Nigeria is both a multi-ethnic and multi-religious society, with plural health
systems unorthodox (traditional and faith-based) and orthodox (formal or modern)
healthcare. Religious, spiritual and cultural/traditional beliefs about health and wellbeing remain central in everyday pregnancy and childbirth discourses in many less income countries including Nigeria. This qualitative hermeneutic study explored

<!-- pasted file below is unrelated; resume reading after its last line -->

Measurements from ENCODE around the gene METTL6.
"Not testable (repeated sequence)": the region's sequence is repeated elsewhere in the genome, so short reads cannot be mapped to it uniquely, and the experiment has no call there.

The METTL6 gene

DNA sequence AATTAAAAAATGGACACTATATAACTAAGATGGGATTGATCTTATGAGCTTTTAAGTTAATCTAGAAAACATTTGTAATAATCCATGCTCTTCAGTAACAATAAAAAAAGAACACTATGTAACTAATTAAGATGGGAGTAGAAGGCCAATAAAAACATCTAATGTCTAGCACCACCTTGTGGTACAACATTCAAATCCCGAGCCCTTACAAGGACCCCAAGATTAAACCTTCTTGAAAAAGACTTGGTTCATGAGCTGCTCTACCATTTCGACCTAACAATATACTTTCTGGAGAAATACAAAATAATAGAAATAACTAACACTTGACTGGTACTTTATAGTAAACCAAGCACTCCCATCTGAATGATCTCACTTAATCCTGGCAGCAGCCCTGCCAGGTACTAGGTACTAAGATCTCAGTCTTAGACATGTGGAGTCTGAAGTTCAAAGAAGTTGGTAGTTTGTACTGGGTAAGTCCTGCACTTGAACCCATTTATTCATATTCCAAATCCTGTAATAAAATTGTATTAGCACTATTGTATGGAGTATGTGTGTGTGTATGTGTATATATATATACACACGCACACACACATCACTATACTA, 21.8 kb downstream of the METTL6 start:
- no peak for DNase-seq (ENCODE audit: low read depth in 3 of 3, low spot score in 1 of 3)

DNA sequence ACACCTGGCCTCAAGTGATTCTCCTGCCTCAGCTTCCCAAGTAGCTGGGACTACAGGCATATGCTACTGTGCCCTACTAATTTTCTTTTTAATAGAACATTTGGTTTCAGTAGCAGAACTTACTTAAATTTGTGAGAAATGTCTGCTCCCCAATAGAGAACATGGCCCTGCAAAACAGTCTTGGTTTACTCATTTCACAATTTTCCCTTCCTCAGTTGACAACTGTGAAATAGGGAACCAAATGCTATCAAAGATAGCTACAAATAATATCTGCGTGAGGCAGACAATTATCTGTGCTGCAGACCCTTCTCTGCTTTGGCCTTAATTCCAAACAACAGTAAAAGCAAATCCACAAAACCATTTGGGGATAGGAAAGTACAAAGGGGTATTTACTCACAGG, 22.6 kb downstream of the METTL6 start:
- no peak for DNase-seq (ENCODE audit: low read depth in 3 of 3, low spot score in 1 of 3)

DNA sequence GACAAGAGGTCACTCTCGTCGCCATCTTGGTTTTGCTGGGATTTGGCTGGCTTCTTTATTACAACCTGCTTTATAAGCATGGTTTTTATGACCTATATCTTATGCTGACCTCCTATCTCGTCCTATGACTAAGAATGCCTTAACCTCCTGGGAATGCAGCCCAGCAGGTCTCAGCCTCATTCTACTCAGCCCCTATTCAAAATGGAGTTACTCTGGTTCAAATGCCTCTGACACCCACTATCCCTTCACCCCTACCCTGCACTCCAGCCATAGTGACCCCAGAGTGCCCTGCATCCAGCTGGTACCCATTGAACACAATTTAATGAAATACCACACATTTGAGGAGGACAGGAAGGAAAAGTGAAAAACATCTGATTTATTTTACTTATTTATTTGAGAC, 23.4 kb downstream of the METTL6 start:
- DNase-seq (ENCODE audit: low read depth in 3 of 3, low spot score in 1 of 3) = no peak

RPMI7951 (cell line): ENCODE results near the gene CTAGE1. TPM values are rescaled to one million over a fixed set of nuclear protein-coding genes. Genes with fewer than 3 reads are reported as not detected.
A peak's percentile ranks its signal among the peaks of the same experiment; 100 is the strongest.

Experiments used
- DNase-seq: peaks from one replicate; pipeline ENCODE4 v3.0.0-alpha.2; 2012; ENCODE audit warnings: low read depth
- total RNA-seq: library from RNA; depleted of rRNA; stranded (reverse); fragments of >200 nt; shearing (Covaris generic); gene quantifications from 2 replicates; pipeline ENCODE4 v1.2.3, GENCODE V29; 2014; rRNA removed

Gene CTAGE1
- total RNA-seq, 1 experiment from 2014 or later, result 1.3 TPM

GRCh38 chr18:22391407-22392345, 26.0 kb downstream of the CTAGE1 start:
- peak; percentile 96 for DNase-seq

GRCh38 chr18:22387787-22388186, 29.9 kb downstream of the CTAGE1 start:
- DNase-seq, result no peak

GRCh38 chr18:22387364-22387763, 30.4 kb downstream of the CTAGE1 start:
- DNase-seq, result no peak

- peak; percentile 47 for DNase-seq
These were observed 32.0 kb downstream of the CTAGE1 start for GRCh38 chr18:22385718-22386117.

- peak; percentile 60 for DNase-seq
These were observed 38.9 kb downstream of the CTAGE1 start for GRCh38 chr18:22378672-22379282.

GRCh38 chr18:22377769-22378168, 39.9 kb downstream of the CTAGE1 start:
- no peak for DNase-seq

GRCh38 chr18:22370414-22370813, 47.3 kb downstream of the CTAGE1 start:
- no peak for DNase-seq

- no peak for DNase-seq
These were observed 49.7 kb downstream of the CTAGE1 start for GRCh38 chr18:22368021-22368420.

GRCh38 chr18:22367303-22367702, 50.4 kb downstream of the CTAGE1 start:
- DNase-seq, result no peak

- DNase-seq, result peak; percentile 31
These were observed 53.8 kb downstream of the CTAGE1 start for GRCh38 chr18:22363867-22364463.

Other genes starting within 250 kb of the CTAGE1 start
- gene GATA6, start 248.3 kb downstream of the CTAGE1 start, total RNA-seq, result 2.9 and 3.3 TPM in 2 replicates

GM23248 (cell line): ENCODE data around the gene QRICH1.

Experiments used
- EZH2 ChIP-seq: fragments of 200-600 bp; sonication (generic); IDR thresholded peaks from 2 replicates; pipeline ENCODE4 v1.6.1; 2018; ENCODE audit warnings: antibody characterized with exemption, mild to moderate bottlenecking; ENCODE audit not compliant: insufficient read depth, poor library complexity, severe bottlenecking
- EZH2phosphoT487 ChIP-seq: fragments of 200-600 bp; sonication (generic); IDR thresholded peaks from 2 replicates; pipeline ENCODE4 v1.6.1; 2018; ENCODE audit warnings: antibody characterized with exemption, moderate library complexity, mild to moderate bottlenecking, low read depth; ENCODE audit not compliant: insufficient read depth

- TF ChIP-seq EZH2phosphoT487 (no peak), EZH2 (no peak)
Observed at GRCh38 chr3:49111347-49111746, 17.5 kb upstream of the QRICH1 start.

the spiritual and religious aspects of pregnancy and birth from the perspective of Igbo-Nigerian women. A purposive sample of 25 women took part in an individual face-to-face audio-recorded interview. Data were analysed using Gadamerian hermeneutic principles to unpack the meaning of religious and spiritual practices of pregnancy and birthing as articulated by women. The three themes that emerged are: reliance on the supremacy of God, belief in supernatural forces, and keeping it secret with most emphasis on the first theme. Pregnancy and birth are physiological and psychosocial events which have deep-seated spiritual connections. An understanding of the spiritual and religious aspects of womens need during pregnancy and birthing becomes crucial.